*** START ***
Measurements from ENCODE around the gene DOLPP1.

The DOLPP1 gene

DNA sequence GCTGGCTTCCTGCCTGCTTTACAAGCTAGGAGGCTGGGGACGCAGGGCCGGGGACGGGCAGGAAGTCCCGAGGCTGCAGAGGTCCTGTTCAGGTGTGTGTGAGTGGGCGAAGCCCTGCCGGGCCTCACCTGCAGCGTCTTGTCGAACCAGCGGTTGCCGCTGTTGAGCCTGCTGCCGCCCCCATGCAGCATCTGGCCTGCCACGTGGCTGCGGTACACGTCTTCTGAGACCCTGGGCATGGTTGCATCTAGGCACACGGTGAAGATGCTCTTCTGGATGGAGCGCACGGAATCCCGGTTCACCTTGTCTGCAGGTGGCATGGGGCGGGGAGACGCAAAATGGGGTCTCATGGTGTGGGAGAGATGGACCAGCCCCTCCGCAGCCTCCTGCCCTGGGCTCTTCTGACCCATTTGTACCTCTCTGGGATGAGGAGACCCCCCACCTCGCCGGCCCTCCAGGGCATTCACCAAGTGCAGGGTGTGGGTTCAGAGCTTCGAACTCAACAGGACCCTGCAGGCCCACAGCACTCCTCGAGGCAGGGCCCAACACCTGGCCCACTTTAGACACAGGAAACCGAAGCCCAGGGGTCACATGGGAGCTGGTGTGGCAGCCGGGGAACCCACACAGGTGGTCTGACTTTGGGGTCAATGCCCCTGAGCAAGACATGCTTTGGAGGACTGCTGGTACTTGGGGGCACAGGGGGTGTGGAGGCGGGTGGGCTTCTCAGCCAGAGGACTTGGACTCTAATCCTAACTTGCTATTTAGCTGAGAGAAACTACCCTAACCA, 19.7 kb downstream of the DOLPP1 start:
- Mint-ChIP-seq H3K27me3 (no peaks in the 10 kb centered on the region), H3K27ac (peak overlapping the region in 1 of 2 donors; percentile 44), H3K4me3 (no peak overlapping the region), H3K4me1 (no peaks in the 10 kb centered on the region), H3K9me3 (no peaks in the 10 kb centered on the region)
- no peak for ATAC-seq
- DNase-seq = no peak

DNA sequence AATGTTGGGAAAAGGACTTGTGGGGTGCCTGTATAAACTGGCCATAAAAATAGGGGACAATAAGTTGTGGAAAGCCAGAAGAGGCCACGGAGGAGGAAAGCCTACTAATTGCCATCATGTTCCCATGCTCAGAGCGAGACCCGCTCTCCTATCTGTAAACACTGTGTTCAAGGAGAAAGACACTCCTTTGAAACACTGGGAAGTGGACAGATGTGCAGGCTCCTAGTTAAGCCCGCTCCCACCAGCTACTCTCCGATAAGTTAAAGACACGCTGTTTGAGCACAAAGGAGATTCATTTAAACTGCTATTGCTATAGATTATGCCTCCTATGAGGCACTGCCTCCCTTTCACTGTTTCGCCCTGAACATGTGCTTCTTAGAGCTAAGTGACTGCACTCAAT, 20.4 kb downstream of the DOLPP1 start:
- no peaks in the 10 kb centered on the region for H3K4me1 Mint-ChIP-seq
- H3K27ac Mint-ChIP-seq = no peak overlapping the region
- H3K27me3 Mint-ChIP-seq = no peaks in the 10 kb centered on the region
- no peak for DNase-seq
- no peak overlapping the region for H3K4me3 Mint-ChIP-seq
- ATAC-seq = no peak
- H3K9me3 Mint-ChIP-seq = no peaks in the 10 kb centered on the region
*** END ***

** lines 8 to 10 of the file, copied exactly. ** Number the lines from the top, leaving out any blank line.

- no peaks in the 10 kb centered on the region for H3K4me1 Mint-ChIP-seq
- H3K27ac Mint-ChIP-seq = no peak overlapping the region
- H3K27me3 Mint-ChIP-seq = no peaks in the 10 kb centered on the region